EDITOR'S NOTE: Eric Benner is SLAM! Wrestling's regular Friday columnist.
Friday, August 13, 1998
The multi-annual Benner rants column
Unfortunately for you, I don't have anything of real value to give away - just all those opinions, locked away in my brain, never seen the light of day in a column.
That's right, folks, it's time for the multi-annual Benner rants column. Insert your own lame, gimmicky name right [here].
Speeches, metaphors, and catch-phrases aside, it often takes me some time to think of a given week's column's subject. And in doing so, I often think of other things, ideas which don't quite have that full column potential. Thoughts and opinions which either won't take enough space or are just not of general interest.
That sort of thing, though, builds up over time, and eventually, I find myself choosing between two or three column ideas each week, and with each choice, two more ideas are shifted to the next week. Carry that over a few weeks and we have Friday the 13th (!) of August, 1999, yet another edition of my disjointed thoughts and opinions.
I'm going to go about this in no particular order. Everything that comes to me, as it comes to me.
First, I have to lend my thoughts to Jericho. If not for the fact that every other columnist on the web also feels they must lend their thoughts to that subject, this could have been a column, but I have nothing new to say, only a side to choose. I thought that Jericho's entrance last Monday was nothing short of hilarious. I think he's going to be a super addition to the WWF crew of talent, and I think he might be able to revitalize some old routines, adding a more traditional heel motif to the atmosphere. What I don't look for, though, is for Jericho to contend legitimately for the heavyweight title anytime soon. I could be wrong, but I think the WWF would be wise to simply follow what Jericho was doing in WCW, at least for awhile. Jericho would challenge people far stronger than himself, people like Goldberg, make the people badly want to see him beaten, then, ideally, finally lose to the guy on pay-per-view. This could be a great way to build up some mid-card faces.
Second, my feelings about Triple H. I think Triple H is a great talent, and I love seeing him, both in the ring and on the mic. He's the kind of guy who lends an intensity to wrestling that makes me forget, however briefly, that it's fake. I also think that it's good timing to elevate him to main event status, and I think he's carrying along splendidly. It's almost good timing for Austin's injury - though I wish injury upon no one - because it may give Triple H a chance to establish himself as the top heel, complete with title, and to defend it without the presense of Austin. That way, when Austin finally does return, they can have their feud the way it was meant to be, not last a month, but much longer, perhaps leading up to WrestleMania.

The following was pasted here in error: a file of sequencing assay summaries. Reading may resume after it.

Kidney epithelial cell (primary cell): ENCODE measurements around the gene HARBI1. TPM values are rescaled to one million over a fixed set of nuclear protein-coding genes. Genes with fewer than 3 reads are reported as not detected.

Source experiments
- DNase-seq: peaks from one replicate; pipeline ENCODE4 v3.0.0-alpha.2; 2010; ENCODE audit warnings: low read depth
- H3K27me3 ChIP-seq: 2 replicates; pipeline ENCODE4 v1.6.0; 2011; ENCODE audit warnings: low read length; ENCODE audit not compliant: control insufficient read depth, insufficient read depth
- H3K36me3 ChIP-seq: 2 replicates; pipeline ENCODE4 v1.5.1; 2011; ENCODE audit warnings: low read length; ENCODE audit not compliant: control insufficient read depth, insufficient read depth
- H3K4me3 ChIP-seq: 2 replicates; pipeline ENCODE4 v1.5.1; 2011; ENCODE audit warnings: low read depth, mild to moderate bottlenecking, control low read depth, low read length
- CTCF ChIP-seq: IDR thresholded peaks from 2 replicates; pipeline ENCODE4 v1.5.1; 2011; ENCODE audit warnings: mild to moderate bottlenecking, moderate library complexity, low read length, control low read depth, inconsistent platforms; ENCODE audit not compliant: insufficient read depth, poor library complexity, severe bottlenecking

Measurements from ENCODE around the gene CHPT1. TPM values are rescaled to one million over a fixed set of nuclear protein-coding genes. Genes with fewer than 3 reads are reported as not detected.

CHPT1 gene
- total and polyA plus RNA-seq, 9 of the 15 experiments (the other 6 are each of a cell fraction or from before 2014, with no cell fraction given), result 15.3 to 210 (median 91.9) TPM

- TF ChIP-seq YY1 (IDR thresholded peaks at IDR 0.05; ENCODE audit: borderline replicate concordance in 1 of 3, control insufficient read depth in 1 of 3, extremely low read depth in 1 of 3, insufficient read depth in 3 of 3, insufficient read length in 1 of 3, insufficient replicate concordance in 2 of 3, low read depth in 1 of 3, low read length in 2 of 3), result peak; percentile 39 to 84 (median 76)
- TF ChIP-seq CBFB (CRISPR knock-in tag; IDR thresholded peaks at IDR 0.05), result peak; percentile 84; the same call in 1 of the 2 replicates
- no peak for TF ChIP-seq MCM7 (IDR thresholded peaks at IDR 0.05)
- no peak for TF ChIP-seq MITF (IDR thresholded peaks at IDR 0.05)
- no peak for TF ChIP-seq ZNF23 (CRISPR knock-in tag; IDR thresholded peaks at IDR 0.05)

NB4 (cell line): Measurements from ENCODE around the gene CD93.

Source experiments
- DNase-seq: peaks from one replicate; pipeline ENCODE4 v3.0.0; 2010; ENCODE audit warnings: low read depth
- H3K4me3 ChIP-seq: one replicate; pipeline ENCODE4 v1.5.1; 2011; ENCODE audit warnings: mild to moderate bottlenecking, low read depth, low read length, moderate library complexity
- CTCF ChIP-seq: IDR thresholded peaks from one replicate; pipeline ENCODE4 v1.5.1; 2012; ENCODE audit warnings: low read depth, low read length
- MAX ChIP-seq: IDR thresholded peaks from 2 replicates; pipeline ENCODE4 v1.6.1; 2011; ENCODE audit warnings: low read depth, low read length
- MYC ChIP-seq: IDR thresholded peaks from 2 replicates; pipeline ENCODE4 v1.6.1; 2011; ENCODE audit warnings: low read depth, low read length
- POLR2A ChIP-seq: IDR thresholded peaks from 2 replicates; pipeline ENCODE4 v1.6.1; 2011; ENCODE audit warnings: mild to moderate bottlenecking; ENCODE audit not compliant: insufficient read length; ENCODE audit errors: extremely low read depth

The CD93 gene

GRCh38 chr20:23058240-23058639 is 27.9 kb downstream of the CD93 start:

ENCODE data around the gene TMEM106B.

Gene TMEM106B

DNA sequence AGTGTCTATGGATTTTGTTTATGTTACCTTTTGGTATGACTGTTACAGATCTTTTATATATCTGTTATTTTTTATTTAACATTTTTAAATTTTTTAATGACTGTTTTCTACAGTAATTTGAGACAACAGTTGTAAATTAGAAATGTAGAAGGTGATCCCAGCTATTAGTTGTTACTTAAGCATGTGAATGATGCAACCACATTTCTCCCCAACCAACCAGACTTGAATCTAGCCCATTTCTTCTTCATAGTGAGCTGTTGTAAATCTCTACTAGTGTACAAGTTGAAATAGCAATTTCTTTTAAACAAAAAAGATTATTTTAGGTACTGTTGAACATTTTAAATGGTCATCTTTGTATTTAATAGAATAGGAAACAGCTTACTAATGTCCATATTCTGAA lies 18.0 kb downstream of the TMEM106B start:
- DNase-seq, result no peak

Thirdly, my opinion of Chris Benoit as United States champion. Too little, but not necessarily too late. Giving Benoit one title reign won't be enough to solve WCW's problems. I think it's great for Benoit, but it's more important for them to build all the young guys - together - and to have them compete amongst each other. Then, and only then, will we be able to appreciate Chris Benoit's title reign - when he's defending it week after week against the likes of Buff Bagwell or Kanyon or Raven or whomever.
That leads me to point number four, which consists of my thoughts on the old guard and of the Road Wild match. I think a slight adjustment in the stipulation would make the buy-rate soar. How about this: if either Hulk Hogan or Kevin Nash wins, they both have to retire. In addition, they have to take Roddy Piper and Ric Flair with them into retirement, but all four men will be free to return as managers or announcers or any role they choose that doesn't involve tights, feuds, or a wrestling ring. If it's a screw-job finish, and neither man wins, then they have to take David Flair with them.